The makeshift field was a parade ground from which as many shards of coral as possible had been picked—but there were still enough to cause plenty of cuts and gashes once the devolution to tackle football took place. There were no play-by-play accounts of the game, and it ended in a 0–0 tie. A fitting score for brothers-in-arms trying to distract themselves from the real enemy they were about to face together.

In the first part of the book—pre-game, if you will— Bissinger introduces us to three American archetypes:

The east coast prep school all-star, John McLaughry. Class president at Brown University, star of the football team, heavyweight boxing champion, and a track-and-field hammer thrower who would have made the 1940 Olympics had there been a 1940 Olympics. 

The respectful midwesterner, David Schreiner. While at the University of Wisconsin he wrote a letter to himself: an improvement plan. If you read the letter, you would have thought that he wasn’t particularly accomplished. But among other things, he was a consensus All-American on the football team.

And then there was the scrappy working-class kid, the marine with the perfect football name, Tony Butkovich. He played college football at Illinois and was one of seven brothers, all of whom were known by their nicknames. Tony was “Blondie.” The others were Scrap, Jargo, Boul, Diz, Koja, and Sonny. 

After the Mosquito Bowl, Bissinger walks us through how the trio, and their fellow marines, performed in the Battle of Okinawa in disturbingly affecting prose.

A rifleman with Company G of the 29th Regiment “knew the fear would only multiply when he was moving forward on attack out into the open, totally exposed, with no foxhole to take along with him, so f— naked, feeling like the only person on the face of the earth with all those blasts of smoke and fire and shrapnel that had somehow not already obliterated him or made him stark raving crazy because you should be stark raving crazy, saved by the adrenaline rush that kept you moving.”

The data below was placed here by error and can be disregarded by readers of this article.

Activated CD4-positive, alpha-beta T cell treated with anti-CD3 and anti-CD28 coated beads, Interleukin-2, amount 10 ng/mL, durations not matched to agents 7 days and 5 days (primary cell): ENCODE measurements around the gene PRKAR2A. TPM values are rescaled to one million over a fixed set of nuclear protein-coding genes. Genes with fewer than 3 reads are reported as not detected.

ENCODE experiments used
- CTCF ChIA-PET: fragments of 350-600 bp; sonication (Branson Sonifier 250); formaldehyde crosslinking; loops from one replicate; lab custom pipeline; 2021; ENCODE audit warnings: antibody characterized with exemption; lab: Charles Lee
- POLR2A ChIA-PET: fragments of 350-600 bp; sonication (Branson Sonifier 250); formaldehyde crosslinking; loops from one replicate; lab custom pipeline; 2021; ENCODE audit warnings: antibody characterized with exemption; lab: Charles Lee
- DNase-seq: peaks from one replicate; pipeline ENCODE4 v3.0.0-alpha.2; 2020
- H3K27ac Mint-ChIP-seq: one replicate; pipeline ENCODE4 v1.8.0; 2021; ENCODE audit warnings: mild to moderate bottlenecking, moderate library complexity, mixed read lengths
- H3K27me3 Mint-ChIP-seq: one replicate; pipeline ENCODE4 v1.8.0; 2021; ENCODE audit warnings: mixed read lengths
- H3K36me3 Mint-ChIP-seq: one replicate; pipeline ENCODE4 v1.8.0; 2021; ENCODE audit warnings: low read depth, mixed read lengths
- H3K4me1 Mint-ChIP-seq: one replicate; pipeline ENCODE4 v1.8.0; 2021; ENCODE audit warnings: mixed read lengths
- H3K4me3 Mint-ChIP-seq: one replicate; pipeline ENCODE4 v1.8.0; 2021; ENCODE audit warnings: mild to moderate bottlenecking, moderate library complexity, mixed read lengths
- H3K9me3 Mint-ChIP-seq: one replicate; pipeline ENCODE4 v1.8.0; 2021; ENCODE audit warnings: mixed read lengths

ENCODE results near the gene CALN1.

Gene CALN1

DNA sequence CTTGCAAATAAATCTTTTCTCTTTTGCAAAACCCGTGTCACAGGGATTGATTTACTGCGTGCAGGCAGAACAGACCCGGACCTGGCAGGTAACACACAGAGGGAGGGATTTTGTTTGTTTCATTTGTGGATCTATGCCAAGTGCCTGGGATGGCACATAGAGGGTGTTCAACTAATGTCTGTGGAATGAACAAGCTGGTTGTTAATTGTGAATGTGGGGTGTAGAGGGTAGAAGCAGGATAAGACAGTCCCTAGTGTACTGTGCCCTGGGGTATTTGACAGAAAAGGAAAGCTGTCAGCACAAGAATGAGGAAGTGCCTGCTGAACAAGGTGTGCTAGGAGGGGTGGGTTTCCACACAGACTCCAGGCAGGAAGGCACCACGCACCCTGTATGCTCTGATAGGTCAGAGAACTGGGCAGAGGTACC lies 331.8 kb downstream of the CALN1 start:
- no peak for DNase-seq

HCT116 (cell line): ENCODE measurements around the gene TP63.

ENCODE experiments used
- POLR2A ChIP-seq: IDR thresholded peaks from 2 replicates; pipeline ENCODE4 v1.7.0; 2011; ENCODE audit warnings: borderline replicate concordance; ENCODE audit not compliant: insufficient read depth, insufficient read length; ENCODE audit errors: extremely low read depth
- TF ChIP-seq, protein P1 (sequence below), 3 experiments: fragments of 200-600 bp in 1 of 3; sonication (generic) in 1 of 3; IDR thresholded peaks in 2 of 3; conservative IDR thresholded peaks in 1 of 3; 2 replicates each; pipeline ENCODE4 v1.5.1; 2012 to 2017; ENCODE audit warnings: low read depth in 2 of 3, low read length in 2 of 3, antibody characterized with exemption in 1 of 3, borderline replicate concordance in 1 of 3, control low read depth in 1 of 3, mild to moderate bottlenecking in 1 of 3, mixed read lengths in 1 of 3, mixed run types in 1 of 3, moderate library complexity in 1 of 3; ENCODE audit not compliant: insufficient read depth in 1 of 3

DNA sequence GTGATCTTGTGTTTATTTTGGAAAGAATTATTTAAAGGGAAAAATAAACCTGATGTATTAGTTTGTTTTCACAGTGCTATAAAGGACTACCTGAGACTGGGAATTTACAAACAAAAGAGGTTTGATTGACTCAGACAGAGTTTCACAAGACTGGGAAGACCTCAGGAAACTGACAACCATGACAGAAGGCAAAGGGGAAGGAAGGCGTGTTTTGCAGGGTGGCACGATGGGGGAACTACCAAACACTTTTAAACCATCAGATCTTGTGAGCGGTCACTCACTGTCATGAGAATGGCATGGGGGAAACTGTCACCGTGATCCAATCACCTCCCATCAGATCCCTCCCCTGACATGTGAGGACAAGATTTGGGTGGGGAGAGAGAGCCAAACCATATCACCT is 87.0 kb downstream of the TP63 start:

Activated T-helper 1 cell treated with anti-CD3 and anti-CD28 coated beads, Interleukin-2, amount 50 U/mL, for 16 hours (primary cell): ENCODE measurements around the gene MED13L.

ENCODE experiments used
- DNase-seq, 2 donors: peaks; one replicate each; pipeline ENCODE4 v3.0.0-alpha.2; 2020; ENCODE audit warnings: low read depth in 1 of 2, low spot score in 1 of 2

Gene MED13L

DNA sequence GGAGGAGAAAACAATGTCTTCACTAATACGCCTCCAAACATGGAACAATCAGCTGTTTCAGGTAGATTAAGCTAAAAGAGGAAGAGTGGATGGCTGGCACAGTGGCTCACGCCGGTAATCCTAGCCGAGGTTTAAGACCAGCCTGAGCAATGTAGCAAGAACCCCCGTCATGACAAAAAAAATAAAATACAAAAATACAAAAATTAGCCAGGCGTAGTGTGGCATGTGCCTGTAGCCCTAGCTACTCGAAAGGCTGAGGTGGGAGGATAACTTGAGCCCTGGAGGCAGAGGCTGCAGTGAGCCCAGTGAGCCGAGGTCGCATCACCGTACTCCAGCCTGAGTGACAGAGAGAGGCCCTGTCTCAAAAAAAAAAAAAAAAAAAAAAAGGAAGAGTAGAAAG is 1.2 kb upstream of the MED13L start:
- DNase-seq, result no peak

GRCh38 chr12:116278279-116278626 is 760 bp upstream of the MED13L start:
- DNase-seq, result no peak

After the USS Bush has been hit by a kamikaze aircraft: “Brody is badly burned, and fellow seamen are trying to apply ointment. The skin comes off in their hands. ‘Thanks for trying to help me,’ he says and jumps into the ocean to drown.”

There are many more such examples.

As the book draws to a close, it offers vignettes about a number of Mosquito Bowl participants, each ending with this same somber cadence:

Edmund Van Order, Jr., was the sixth player from the Mosquito Bowl to die.

He was buried on Okinawa in 6th Marine Division Cemetery No. 1, Grave 149, Row 6, Plot B.

He was twenty-four years old.

What at first seems like merely rhetorical parallelism develops into an evocation of the sad majesty of the rows upon rows of a cemetery’s grave markers.

Roughly 13,000 men from the US Army, Navy, and Marines were killed or declared MIA during the Battle of Okinawa. The Mosquito Bowl brings those statistics to life by telling the story of 65 men who played in a touch-then-tackle football game, more than a dozen of whom were killed and another 20 wounded on Okinawa. (Spoiler alert: Simple probability suggests that McLaughry, Schreiner, and Butkovich would not all survive.)

In retrospect, the book can be summarized by three sentences from its preface, which begins: “My father was a marine at Okinawa.” It ends: “I so terribly want to tell him how proud I am of his duty on those killing fields. The book is my way of doing so.”

Bissinger has done his father proud. He has done all of us—and our fathers, grandfathers, and great-grandfathers—a service as well.

Update, December 10, 2022: This article has been updated since its original publication.

John Guaspari, an aerospace engineer by training, became a management consultant and is the author of seven business-related books He lives in Walpole, Massachusetts.